The Convergence Principle
One of the most mysterious features of fashion is that, every six months or so, it converges around a limited set of trends. Another feature of these trends is that they are global, in the sense that the “fashion system,” to borrow a concept from French philosopher Roland Barthes,9 is fully interconnected. In other words, what happens in Paris fashion circles also happens in New York, London, and Beijing. Fashion is a type of change that lifts people and cultures beyond their own roots. German philosopher Friedrich Nietzsche saw in fashion the utmost illustration of modernity; by being in fashion we become truly global, move beyond our national traditions, for better or worse.10
This convergence principle appeared during the early eighteenth century at the Court of French “Sun King” Louis XIV. The King, who wanted to control the French aristocrats in order to avert sedition and civil war, gathered them in Versailles, and the fact of having all the elite of the most powerful European kingdom of the time in one place facilitated the emergence of trends that would later diffuse to the rest of Europe.
The implications of this principle are very important for producers and customers. For producers, that is to say fashion houses and designers, it is important not to be “off-fashion,” and to keep an eye on the upcoming trends. Uncertainty and ambiguity, which are so high in fashion, require institutions and organizations to help designers create and consumers buy. Fashion fairs such as Première Vision, forecasting bureaus such as WGSN, magazines such as Vogue, WWD, or Journal du Textile, all help the industry coordinate. The rise of the Internet is challenging the well-oiled structure of the fashion industry with its chain of intermediaries helping producers select what to create and customers what to buy. But so far, not much has changed. Fairs still exist as places for fashion socialization, forecasting bureaus have migrated online, and blogs replace or complement magazines. Convergence is still insured.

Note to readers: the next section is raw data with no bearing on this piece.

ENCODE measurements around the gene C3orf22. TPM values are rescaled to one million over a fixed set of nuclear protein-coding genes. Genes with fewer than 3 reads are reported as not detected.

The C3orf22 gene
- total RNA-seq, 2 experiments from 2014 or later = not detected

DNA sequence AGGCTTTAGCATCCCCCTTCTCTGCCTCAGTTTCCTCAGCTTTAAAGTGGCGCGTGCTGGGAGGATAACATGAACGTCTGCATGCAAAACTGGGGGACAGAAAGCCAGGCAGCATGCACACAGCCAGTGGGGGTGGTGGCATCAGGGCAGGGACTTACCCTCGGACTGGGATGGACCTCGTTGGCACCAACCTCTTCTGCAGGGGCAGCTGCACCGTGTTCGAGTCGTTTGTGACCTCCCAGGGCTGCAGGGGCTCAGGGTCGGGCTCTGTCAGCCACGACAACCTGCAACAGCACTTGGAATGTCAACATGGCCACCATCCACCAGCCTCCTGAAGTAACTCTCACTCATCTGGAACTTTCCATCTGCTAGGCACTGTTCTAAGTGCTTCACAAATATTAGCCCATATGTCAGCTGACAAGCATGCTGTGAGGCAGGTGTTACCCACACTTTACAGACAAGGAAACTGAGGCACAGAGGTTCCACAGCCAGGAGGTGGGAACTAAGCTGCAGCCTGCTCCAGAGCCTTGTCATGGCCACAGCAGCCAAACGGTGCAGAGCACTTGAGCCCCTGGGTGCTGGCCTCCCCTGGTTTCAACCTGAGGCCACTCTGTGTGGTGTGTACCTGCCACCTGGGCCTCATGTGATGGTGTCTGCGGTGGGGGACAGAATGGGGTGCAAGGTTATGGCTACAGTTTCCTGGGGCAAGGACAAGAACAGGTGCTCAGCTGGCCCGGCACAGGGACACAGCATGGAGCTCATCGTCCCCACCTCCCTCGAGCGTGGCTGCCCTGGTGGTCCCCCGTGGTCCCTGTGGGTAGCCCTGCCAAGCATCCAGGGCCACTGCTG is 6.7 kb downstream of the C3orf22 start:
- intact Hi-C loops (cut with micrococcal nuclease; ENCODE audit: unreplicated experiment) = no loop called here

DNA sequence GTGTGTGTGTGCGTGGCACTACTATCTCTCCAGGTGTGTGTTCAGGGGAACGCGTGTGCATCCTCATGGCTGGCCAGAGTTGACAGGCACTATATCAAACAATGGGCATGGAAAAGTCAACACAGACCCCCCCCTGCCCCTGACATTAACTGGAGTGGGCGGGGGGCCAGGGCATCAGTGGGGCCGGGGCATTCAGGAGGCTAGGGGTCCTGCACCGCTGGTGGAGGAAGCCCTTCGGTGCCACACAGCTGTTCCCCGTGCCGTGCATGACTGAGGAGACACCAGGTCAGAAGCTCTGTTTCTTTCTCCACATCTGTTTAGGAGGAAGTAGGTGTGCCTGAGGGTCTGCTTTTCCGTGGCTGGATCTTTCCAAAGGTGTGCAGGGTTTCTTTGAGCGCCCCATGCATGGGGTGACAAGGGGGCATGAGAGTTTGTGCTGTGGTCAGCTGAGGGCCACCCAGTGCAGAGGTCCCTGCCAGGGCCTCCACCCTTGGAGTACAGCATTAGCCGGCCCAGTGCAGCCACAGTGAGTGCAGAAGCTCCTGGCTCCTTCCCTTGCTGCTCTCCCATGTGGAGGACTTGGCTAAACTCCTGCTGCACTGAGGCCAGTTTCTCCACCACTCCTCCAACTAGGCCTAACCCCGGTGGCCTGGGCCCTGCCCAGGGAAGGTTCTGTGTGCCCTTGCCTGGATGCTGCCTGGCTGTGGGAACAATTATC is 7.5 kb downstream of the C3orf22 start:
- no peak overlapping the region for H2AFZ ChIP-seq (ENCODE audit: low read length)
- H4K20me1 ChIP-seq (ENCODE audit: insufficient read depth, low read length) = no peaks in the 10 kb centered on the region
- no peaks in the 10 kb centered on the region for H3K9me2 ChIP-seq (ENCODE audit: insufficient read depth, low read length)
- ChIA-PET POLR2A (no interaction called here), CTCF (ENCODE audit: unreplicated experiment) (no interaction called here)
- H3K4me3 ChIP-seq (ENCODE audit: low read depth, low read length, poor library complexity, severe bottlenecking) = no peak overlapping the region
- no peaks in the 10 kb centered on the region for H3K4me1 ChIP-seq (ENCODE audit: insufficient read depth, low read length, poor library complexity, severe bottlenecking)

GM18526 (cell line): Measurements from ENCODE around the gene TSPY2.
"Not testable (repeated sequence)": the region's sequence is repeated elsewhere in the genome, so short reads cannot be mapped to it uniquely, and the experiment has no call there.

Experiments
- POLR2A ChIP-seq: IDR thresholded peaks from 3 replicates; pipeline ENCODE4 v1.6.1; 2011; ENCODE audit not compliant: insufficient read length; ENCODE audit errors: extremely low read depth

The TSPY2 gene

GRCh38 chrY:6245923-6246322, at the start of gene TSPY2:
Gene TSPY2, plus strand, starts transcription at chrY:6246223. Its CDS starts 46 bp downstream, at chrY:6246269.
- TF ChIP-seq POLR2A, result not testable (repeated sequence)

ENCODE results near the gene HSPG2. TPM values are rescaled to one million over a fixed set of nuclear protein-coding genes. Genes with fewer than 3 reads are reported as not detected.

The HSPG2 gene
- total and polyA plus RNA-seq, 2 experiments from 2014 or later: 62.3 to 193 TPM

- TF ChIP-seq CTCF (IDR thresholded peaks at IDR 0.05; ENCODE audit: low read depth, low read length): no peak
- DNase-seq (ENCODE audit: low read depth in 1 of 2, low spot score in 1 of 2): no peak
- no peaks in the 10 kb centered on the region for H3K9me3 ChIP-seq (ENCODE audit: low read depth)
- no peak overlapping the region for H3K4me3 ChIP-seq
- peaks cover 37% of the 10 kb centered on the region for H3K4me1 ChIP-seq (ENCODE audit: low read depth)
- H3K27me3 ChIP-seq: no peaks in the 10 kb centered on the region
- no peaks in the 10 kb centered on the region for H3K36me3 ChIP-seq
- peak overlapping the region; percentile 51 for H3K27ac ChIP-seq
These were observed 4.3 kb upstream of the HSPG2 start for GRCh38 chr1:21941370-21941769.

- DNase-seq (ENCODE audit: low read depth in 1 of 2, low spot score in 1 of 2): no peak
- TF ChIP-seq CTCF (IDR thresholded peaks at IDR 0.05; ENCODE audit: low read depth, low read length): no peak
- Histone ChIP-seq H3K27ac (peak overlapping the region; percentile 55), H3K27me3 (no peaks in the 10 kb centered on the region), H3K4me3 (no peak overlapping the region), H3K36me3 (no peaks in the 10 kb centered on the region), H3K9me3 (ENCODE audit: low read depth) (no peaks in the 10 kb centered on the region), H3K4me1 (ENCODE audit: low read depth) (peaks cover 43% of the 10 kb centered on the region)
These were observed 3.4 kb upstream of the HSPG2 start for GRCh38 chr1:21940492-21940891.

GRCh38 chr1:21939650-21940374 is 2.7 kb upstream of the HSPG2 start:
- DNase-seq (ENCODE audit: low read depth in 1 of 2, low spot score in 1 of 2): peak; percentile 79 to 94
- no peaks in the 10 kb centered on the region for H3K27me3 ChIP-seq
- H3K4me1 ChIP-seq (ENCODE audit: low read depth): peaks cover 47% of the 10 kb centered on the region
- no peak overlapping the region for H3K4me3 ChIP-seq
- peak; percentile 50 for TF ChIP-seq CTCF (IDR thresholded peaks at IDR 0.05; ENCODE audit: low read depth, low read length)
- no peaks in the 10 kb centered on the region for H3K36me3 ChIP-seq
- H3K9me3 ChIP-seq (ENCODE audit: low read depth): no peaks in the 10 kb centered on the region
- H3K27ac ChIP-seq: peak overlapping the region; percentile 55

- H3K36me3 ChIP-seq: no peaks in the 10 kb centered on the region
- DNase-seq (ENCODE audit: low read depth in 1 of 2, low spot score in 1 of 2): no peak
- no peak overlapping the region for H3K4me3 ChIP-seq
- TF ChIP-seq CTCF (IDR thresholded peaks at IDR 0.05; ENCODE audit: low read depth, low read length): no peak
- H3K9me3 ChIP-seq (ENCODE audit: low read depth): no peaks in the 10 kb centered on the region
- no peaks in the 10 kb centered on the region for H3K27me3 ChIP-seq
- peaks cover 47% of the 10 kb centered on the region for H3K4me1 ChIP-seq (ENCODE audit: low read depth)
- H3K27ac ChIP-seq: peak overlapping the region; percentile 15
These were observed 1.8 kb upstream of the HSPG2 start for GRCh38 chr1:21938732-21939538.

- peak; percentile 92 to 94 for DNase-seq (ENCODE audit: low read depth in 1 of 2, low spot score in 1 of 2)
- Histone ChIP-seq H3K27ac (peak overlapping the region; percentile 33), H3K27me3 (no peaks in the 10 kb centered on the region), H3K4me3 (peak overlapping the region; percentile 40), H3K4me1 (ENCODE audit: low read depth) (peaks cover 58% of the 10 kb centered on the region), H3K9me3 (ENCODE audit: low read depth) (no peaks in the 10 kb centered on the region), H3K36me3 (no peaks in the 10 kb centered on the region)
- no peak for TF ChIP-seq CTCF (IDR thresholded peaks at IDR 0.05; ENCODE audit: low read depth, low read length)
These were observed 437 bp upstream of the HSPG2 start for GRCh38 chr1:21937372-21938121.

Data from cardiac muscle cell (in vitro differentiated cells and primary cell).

As the affirmation principle, fashion’s autonomy is about finding the right balance between the creative impulse of the industry and its commercial survival.
The Autonomy Principle
Fashion has not always been autonomous. For a long time, it depended on the whims of the upper classes. Oddly enough, things began to change in the eighteenth century with French queen Marie-Antoinette. The Austrian-born Marie-Antoinette had a hard time being taken seriously by the French aristocrats at court in Versailles. But she was politically savvy, and used fashion as a way to increase her power by promoting her own modiste, Rose Bertin, and making sure getting access to Bertin would be difficult. Bertin’s nickname, “the Minister of Fashion,” is an apt illustration of her power.11 An unintended and positive consequence for the industry was that Bertin, and all the designers who followed her, gained some creative autonomy from their clients, and promoted fashion to a form of art.
Hence, the autonomy principle also shows that fashion has become a source of genuine aesthetic creativity, albeit bounded by a commercial imperative. As the affirmation principle, fashion’s autonomy is about finding the right balance between the creative impulse of the industry and its commercial survival. Too much art is costly; haute couture creations today are largely produced as marketing tools. But too much commerce could lower the motivation of professionals and the appeal of the industry to customers. While it is always tricky to make broad judgment about “national” approaches to fashion, Belgian designers such as Martin Margiela or Raf Simons have managed to find the right balance between creativity and art, being hailed from both sides of the industry.
The Personalization Principle
Today, fashion designers have collectively reached a high level of personal fame, to the extent that both Karl Lagerfeld, the German-born designer of French house Chanel and Italian house Fendi, and Jean-Paul Gaultier, the French designer known for the house which bears his name and for having been Hermès’ enfant terrible for a while, have given their likenesses to Coca-Cola products (bottles and cans) sold all over the world. But this cult of personality centering on the designer has not always been a characterizing feature of fashion; even Rose Bertin derived her power from the French queen.